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There are some typographical errors in some of your subscripts in your first three equations of Part A of your solution. Also, I think the factor in front of the brackets for ##\small U## is off by a factor of 1/2.

But, overall, your work looks good to me.

I think the problem statement probably meant to say ##\theta_1+\theta_2+\theta_3 = 0## in part (c) of the question.

1 person
TSny said:
There are some typographical errors in some of your subscripts in your first three equations of Part A of your solution. Also, I think the factor in front of the brackets for ##\small U## is off by a factor of 1/2.

But, overall, your work looks good to me.

I think the problem statement probably meant to say ##\theta_1+\theta_2+\theta_3 = 0## in part (c) of the question.

My expression for $U$ is off by $\frac{1}{2}$? Could you go into a little more detail on that part please?

I was thinking that's what it meant on part c) as well but I wasn't sure. Thank you for clearing that part up for me(:

Could you please also point out exactly where the errors are? Because I can't see them. Thank you again for your help (:

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Wavefunction said:
My expression for $U$ is off by $\frac{1}{2}$? Could you go into a little more detail on that part please?

I was thinking that's what it meant on part c) as well but I wasn't sure. Thank you for clearing that part up for me(:

Could you please also point out exactly where the errors are? Because I can't see them. Thank you again for your help (:

Nevermind I found the typographical error! Thank you again for pointing that out(:

## 1. What is the concept of degenerate oscillatory modes?

Degenerate oscillatory modes refer to the scenario where multiple solutions exist for the same oscillatory motion of a system. These solutions may have different frequencies but produce the same overall behavior.

## 2. How are degenerate oscillatory modes solved for in a system with three connected particles?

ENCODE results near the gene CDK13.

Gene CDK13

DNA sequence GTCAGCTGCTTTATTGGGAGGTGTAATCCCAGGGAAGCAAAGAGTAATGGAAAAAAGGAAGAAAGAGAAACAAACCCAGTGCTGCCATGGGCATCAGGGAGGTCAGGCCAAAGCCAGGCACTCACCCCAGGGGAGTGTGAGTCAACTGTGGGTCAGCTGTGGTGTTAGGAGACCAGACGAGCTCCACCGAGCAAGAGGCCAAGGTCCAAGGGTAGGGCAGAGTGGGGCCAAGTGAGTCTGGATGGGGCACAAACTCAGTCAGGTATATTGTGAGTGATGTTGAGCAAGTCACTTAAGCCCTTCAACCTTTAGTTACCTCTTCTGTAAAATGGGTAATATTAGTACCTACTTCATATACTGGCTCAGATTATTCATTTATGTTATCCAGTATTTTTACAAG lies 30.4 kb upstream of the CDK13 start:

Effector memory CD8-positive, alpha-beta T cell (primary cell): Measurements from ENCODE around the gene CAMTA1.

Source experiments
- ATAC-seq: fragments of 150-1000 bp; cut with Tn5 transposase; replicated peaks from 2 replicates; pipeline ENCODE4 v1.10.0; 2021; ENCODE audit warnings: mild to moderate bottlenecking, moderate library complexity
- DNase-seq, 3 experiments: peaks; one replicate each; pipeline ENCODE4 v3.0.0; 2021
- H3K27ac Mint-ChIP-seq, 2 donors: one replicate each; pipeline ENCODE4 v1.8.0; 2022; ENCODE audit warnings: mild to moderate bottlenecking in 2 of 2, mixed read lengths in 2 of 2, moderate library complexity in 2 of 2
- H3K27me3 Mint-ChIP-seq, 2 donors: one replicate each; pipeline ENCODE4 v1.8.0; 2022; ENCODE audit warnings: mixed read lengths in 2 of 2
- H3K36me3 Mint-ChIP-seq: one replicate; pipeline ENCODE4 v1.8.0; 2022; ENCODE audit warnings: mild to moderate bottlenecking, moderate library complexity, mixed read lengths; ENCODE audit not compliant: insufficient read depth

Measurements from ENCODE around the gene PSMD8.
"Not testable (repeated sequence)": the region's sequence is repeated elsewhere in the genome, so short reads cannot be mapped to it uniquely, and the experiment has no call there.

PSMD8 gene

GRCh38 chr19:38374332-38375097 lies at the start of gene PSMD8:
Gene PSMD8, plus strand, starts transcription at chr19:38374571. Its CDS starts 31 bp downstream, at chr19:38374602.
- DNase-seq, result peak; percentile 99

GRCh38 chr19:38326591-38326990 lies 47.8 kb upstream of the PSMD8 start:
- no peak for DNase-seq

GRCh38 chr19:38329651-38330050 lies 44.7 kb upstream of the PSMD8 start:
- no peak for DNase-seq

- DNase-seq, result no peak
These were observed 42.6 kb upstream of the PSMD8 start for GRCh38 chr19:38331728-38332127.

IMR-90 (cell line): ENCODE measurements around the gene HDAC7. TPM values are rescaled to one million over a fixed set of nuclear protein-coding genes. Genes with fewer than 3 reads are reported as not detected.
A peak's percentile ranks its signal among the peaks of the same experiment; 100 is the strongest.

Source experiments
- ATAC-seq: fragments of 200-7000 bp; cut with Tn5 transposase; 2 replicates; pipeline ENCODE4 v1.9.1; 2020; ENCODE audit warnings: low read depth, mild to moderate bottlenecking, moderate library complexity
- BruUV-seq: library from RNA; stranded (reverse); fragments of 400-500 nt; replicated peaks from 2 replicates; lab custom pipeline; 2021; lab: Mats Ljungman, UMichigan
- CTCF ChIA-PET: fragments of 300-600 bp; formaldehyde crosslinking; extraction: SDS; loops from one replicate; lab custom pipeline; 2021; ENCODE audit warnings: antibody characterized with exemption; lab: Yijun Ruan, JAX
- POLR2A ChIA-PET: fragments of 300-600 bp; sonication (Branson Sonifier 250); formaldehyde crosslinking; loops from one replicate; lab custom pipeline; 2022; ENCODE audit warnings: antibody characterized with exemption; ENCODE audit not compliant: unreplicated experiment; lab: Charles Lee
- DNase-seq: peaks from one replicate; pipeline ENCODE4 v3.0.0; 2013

In a system with three connected particles, the degenerate oscillatory modes can be solved for by setting up and solving a system of equations that represent the forces and constraints acting on the particles. This can be done using techniques such as matrix algebra or differential equations.

## 3. What factors can lead to the presence of degenerate oscillatory modes in a system?

Degenerate oscillatory modes can arise in a system due to symmetries, constraints, or interactions between the particles. For example, if the particles are connected by a rigid rod, this can lead to degenerate modes because the rod constrains the particles' motion in certain ways.

## 4. How can degenerate oscillatory modes impact the behavior of a system?

Degenerate oscillatory modes can have a significant impact on the behavior of a system. They can cause the system to exhibit unexpected or complex behaviors, such as chaotic motion or resonance. Additionally, they can affect the stability of the system and make it more susceptible to external disturbances.

## 5. How can the presence of degenerate oscillatory modes be beneficial in certain systems?

In some cases, degenerate oscillatory modes can be beneficial in a system. For example, they can allow for a wider range of possible motions and increase the flexibility of the system. They can also be used to tune or control the behavior of the system, such as in the case of resonant systems used in musical instruments.